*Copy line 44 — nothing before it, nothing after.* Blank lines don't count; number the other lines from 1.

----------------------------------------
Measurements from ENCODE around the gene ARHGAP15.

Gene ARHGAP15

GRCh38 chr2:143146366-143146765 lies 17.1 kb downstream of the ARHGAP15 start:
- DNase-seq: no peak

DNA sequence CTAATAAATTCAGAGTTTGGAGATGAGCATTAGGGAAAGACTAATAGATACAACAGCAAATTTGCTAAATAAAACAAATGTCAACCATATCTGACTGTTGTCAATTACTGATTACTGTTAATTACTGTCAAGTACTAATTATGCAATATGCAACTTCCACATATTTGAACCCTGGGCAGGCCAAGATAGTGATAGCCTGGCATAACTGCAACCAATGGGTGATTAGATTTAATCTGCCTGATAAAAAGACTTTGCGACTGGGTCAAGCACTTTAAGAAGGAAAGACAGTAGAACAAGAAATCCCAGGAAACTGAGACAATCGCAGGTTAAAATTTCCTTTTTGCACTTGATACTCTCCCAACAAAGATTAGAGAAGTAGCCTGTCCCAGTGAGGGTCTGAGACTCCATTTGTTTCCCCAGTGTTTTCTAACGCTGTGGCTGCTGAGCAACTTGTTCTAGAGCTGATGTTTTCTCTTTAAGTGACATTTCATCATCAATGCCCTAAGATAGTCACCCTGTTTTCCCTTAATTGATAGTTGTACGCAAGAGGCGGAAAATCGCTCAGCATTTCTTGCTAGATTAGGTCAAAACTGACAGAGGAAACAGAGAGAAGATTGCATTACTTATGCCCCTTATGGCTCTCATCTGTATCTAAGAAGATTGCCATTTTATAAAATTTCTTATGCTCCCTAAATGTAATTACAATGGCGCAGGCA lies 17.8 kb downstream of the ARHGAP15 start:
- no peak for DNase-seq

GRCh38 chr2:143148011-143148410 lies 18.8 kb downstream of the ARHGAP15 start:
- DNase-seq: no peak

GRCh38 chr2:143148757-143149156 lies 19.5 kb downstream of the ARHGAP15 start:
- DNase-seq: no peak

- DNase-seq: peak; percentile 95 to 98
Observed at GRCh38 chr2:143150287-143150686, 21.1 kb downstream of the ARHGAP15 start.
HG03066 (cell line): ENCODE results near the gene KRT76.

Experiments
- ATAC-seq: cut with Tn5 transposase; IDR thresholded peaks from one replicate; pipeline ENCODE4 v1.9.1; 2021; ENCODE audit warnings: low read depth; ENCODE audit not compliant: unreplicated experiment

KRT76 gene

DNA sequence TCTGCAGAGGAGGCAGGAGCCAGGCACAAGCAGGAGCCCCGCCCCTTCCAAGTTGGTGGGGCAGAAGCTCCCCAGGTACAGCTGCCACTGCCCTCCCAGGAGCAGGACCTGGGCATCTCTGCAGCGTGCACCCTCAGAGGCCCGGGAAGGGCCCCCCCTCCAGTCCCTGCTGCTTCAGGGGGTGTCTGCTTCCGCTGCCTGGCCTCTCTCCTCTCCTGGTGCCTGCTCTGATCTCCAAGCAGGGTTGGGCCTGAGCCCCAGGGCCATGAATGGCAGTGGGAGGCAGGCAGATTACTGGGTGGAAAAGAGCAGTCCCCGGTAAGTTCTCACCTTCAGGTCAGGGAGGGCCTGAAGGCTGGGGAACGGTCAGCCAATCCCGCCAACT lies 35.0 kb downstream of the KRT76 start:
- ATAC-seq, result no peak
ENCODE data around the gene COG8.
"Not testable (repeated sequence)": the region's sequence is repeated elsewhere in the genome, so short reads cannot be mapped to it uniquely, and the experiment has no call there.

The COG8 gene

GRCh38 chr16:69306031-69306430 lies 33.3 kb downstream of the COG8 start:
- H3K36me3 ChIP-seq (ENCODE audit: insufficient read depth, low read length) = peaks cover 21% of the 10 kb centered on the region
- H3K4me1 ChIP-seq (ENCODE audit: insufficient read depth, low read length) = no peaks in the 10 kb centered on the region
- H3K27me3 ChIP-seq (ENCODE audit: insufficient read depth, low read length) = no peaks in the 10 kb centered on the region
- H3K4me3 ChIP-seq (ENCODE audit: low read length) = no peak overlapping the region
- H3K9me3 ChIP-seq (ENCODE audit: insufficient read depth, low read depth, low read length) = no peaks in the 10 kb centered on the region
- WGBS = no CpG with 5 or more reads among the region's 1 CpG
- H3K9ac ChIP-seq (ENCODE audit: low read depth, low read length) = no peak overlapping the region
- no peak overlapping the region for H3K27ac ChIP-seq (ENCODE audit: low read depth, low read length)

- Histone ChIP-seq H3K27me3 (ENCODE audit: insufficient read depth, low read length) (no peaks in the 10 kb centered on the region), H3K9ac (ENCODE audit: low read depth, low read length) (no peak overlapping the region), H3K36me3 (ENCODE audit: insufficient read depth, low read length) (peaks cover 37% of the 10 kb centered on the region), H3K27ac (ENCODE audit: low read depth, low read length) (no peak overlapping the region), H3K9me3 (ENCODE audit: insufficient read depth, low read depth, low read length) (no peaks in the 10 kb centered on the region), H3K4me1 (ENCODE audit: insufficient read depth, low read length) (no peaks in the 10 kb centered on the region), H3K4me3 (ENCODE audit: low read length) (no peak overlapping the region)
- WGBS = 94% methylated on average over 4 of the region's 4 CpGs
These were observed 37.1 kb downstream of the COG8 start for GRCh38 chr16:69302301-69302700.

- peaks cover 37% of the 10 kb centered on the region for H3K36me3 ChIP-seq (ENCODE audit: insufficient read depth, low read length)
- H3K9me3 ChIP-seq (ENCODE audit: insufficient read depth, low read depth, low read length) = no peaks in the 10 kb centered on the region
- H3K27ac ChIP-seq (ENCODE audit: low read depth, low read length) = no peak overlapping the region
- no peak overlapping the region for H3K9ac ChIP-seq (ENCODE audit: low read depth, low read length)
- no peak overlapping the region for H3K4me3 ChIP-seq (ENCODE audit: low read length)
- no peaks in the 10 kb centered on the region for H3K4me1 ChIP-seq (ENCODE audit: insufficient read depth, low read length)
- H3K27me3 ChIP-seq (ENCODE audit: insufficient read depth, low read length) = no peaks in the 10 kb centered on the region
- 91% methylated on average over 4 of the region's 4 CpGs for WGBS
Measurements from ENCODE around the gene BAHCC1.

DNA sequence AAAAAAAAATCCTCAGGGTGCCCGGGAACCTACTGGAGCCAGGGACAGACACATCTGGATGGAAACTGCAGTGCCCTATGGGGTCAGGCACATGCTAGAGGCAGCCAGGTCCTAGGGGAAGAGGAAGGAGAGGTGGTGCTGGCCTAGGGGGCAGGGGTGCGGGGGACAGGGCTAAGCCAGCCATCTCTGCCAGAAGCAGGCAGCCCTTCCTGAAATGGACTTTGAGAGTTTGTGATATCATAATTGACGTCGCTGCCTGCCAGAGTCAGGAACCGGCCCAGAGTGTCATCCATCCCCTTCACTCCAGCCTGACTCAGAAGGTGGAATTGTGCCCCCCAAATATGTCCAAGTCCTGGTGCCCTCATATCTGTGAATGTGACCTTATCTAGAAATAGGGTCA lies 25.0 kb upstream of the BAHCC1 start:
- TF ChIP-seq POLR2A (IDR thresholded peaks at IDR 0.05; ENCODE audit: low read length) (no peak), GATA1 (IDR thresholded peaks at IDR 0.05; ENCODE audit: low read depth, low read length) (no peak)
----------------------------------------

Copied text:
- TF ChIP-seq POLR2A (IDR thresholded peaks at IDR 0.05; ENCODE audit: low read length) (no peak), GATA1 (IDR thresholded peaks at IDR 0.05; ENCODE audit: low read depth, low read length) (no peak)